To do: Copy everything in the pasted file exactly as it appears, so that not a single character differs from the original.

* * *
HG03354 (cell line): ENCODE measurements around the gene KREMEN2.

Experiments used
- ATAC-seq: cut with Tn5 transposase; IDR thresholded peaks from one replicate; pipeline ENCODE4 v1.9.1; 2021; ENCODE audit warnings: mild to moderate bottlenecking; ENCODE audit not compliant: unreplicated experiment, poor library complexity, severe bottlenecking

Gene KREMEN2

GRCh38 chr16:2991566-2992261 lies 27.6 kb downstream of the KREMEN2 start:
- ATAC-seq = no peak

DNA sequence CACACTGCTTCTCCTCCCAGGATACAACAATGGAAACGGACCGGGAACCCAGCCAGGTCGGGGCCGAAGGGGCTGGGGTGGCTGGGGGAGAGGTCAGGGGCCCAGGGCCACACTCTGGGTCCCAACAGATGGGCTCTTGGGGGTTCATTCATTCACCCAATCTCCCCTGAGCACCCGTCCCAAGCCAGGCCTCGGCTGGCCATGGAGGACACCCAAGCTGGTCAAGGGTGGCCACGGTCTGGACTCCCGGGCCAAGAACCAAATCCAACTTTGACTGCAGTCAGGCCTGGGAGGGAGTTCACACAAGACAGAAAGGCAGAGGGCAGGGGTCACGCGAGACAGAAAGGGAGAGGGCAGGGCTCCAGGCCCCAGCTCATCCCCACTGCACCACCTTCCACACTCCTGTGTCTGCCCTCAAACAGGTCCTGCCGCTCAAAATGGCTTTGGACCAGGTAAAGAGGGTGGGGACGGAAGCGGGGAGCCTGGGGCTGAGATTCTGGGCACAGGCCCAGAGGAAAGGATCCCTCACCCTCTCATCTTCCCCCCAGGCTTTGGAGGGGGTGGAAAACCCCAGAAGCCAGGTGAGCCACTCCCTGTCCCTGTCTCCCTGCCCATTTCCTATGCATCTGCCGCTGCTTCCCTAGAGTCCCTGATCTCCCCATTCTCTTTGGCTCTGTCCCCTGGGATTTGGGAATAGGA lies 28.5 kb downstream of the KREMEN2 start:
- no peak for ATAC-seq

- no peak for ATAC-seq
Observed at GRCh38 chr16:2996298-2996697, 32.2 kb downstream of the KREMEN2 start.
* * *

HG03354 (cell line): ENCODE measurements around the gene KREMEN2.

Experiments used
- ATAC-seq: cut with Tn5 transposase; IDR thresholded peaks from one replicate; pipeline ENCODE4 v1.9.1; 2021; ENCODE audit warnings: mild to moderate bottlenecking; ENCODE audit not compliant: unreplicated experiment, poor library complexity, severe bottlenecking

Gene KREMEN2

GRCh38 chr16:2991566-2992261 lies 27.6 kb downstream of the KREMEN2 start:
- ATAC-seq = no peak

DNA sequence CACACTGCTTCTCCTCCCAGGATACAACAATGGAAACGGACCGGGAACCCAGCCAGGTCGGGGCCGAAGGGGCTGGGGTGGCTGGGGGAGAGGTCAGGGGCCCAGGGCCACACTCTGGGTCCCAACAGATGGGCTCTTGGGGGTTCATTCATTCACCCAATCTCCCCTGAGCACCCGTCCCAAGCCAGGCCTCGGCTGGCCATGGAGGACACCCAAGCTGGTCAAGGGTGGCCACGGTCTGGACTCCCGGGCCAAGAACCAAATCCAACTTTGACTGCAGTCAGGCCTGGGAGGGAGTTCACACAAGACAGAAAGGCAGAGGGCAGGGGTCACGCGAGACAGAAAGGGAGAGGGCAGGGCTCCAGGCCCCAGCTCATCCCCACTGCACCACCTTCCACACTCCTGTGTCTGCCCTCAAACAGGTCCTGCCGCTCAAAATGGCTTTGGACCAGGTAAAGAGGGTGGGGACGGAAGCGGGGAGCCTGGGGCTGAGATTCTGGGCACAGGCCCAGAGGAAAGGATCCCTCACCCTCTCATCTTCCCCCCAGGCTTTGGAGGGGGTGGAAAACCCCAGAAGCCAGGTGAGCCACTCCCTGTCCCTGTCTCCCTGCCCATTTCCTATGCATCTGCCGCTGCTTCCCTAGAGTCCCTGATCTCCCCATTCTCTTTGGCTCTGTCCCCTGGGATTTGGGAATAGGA lies 28.5 kb downstream of the KREMEN2 start:
- no peak for ATAC-seq

- no peak for ATAC-seq
Observed at GRCh38 chr16:2996298-2996697, 32.2 kb downstream of the KREMEN2 start.